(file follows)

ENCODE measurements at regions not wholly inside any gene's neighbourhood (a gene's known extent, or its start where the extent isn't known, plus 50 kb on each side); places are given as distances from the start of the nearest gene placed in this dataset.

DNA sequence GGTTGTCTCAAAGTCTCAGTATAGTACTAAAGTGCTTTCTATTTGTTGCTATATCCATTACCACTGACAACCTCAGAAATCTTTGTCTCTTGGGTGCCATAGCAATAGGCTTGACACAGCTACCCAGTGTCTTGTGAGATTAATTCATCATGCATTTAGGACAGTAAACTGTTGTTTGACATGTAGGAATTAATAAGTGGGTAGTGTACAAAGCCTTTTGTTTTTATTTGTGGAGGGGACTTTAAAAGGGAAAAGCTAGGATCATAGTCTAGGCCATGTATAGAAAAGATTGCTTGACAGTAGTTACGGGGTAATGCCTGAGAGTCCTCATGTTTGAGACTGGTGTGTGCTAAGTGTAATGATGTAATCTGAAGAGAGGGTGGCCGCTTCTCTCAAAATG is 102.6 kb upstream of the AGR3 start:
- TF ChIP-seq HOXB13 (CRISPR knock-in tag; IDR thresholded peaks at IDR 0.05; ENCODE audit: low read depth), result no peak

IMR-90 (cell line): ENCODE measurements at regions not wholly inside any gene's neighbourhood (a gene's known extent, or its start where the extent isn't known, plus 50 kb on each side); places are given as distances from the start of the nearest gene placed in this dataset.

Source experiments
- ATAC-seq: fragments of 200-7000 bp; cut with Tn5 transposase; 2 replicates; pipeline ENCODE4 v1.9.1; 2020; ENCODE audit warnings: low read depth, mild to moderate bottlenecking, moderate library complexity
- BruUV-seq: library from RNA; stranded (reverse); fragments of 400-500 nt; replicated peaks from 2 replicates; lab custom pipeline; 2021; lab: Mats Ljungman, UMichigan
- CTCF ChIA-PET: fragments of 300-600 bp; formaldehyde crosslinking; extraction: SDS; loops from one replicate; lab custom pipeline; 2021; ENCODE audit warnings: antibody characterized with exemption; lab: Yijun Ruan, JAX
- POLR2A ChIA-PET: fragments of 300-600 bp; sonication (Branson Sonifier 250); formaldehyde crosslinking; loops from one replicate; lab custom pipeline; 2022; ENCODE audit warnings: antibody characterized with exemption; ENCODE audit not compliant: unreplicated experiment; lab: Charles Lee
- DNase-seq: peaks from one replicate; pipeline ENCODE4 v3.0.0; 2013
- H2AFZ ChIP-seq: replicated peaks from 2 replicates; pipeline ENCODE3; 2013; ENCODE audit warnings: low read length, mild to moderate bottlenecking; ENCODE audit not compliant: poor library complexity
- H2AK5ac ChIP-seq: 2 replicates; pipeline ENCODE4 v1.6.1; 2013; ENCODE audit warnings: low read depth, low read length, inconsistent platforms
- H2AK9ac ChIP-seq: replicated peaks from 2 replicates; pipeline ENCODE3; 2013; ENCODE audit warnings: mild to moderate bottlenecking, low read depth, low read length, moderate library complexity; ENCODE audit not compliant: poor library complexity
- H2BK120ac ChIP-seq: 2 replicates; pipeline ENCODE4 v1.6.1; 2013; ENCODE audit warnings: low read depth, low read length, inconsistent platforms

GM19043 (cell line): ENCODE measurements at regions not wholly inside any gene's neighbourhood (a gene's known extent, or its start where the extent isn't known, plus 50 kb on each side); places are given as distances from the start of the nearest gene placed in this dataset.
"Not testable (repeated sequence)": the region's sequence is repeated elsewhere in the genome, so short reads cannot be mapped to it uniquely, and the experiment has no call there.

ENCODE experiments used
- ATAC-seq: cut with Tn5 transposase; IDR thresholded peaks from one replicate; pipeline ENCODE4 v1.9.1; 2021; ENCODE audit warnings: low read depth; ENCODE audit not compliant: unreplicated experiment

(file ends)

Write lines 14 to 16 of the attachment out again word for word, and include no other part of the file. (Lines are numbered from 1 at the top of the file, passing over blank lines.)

- H2BK120ac ChIP-seq: 2 replicates; pipeline ENCODE4 v1.6.1; 2013; ENCODE audit warnings: low read depth, low read length, inconsistent platforms

GM19043 (cell line): ENCODE measurements at regions not wholly inside any gene's neighbourhood (a gene's known extent, or its start where the extent isn't known, plus 50 kb on each side); places are given as distances from the start of the nearest gene placed in this dataset.
"Not testable (repeated sequence)": the region's sequence is repeated elsewhere in the genome, so short reads cannot be mapped to it uniquely, and the experiment has no call there.